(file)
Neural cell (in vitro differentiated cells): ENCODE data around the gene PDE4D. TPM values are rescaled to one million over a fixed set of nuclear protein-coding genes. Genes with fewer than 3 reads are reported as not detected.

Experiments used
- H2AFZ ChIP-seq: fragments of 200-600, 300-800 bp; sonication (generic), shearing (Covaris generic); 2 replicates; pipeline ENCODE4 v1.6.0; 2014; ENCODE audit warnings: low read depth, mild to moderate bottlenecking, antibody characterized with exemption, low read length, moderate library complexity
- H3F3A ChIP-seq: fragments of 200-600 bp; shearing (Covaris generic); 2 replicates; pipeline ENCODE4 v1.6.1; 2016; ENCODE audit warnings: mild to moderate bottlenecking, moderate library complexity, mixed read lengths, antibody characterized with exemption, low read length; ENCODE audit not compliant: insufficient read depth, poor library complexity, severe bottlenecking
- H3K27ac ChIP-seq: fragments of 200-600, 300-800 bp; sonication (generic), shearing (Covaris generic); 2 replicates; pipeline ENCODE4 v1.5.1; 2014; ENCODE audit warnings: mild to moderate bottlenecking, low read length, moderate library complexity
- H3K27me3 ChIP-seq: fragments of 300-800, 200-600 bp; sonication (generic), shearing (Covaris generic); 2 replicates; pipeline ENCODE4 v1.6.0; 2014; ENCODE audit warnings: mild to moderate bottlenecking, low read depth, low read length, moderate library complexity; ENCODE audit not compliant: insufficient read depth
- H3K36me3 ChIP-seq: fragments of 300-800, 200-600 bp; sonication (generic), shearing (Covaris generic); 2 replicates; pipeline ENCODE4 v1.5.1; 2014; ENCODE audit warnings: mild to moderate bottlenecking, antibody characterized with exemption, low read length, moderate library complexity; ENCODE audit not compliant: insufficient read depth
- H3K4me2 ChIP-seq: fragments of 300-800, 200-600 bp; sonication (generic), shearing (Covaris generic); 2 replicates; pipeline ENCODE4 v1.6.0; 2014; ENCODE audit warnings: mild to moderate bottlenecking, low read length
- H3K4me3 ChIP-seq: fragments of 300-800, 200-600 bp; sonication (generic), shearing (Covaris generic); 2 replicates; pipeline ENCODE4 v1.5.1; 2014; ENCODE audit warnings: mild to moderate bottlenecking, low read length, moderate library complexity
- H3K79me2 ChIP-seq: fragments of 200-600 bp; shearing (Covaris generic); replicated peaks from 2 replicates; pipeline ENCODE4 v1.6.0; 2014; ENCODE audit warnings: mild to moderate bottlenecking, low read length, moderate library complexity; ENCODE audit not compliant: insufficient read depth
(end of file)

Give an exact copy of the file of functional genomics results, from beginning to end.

Neural cell (in vitro differentiated cells): ENCODE data around the gene PDE4D. TPM values are rescaled to one million over a fixed set of nuclear protein-coding genes. Genes with fewer than 3 reads are reported as not detected.

Experiments used
- H2AFZ ChIP-seq: fragments of 200-600, 300-800 bp; sonication (generic), shearing (Covaris generic); 2 replicates; pipeline ENCODE4 v1.6.0; 2014; ENCODE audit warnings: low read depth, mild to moderate bottlenecking, antibody characterized with exemption, low read length, moderate library complexity
- H3F3A ChIP-seq: fragments of 200-600 bp; shearing (Covaris generic); 2 replicates; pipeline ENCODE4 v1.6.1; 2016; ENCODE audit warnings: mild to moderate bottlenecking, moderate library complexity, mixed read lengths, antibody characterized with exemption, low read length; ENCODE audit not compliant: insufficient read depth, poor library complexity, severe bottlenecking
- H3K27ac ChIP-seq: fragments of 200-600, 300-800 bp; sonication (generic), shearing (Covaris generic); 2 replicates; pipeline ENCODE4 v1.5.1; 2014; ENCODE audit warnings: mild to moderate bottlenecking, low read length, moderate library complexity
- H3K27me3 ChIP-seq: fragments of 300-800, 200-600 bp; sonication (generic), shearing (Covaris generic); 2 replicates; pipeline ENCODE4 v1.6.0; 2014; ENCODE audit warnings: mild to moderate bottlenecking, low read depth, low read length, moderate library complexity; ENCODE audit not compliant: insufficient read depth
- H3K36me3 ChIP-seq: fragments of 300-800, 200-600 bp; sonication (generic), shearing (Covaris generic); 2 replicates; pipeline ENCODE4 v1.5.1; 2014; ENCODE audit warnings: mild to moderate bottlenecking, antibody characterized with exemption, low read length, moderate library complexity; ENCODE audit not compliant: insufficient read depth
- H3K4me2 ChIP-seq: fragments of 300-800, 200-600 bp; sonication (generic), shearing (Covaris generic); 2 replicates; pipeline ENCODE4 v1.6.0; 2014; ENCODE audit warnings: mild to moderate bottlenecking, low read length
- H3K4me3 ChIP-seq: fragments of 300-800, 200-600 bp; sonication (generic), shearing (Covaris generic); 2 replicates; pipeline ENCODE4 v1.5.1; 2014; ENCODE audit warnings: mild to moderate bottlenecking, low read length, moderate library complexity
- H3K79me2 ChIP-seq: fragments of 200-600 bp; shearing (Covaris generic); replicated peaks from 2 replicates; pipeline ENCODE4 v1.6.0; 2014; ENCODE audit warnings: mild to moderate bottlenecking, low read length, moderate library complexity; ENCODE audit not compliant: insufficient read depth